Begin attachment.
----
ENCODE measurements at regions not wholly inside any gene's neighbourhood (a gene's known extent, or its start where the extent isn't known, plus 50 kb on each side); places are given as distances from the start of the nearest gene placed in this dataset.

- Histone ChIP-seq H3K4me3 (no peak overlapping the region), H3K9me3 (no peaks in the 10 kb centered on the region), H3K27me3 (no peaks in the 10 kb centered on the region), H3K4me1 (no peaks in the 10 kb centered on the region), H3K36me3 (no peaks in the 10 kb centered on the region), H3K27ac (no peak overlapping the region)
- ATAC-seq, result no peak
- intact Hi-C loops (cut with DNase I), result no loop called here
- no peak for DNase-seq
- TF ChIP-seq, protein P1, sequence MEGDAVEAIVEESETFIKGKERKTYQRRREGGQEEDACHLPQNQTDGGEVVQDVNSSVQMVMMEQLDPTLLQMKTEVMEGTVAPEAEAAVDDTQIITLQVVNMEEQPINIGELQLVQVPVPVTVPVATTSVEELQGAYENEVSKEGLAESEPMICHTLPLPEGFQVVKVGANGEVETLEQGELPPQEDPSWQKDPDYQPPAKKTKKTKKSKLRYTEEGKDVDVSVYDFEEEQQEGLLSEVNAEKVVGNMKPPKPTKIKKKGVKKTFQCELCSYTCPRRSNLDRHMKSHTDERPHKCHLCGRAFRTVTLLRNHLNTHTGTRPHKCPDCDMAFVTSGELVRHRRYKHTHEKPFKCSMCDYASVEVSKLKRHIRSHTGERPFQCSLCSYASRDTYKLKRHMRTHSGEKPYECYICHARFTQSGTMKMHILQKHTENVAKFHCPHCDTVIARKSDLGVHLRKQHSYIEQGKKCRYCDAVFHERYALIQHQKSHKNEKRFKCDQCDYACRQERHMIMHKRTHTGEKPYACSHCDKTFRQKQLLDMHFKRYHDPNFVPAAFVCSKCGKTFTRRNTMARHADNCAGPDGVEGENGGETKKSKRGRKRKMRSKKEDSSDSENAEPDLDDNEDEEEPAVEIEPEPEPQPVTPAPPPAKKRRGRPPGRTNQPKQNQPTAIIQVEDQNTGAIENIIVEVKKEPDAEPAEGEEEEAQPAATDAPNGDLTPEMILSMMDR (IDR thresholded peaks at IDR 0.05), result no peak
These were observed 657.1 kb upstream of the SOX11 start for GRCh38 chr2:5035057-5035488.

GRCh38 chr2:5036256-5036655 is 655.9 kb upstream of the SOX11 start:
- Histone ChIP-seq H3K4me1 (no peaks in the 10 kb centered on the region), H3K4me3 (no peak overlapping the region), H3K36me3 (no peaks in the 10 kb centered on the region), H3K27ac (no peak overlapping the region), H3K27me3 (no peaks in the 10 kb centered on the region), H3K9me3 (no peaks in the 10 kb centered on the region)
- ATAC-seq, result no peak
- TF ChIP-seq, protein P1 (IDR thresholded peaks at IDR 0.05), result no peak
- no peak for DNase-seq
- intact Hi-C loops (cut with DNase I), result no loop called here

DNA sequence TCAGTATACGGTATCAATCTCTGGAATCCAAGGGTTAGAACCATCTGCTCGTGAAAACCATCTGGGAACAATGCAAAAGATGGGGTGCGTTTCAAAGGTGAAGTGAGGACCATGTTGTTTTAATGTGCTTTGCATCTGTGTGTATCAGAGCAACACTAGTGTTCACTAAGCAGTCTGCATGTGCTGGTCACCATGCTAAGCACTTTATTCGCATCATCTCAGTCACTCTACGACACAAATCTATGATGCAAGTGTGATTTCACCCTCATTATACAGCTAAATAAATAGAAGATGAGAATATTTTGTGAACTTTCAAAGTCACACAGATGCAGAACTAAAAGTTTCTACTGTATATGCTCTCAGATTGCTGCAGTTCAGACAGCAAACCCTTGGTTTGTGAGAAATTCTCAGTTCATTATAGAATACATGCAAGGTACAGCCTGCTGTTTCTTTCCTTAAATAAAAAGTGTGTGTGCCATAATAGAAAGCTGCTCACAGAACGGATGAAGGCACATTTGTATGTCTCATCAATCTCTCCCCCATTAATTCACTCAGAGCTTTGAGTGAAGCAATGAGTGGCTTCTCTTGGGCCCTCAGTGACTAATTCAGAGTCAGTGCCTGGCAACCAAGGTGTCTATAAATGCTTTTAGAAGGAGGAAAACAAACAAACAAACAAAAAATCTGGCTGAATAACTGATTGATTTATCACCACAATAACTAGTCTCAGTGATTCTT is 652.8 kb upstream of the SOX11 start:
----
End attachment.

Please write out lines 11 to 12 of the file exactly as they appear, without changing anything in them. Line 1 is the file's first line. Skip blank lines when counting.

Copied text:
- TF ChIP-seq, protein P1 (IDR thresholded peaks at IDR 0.05), result no peak
- no peak for DNase-seq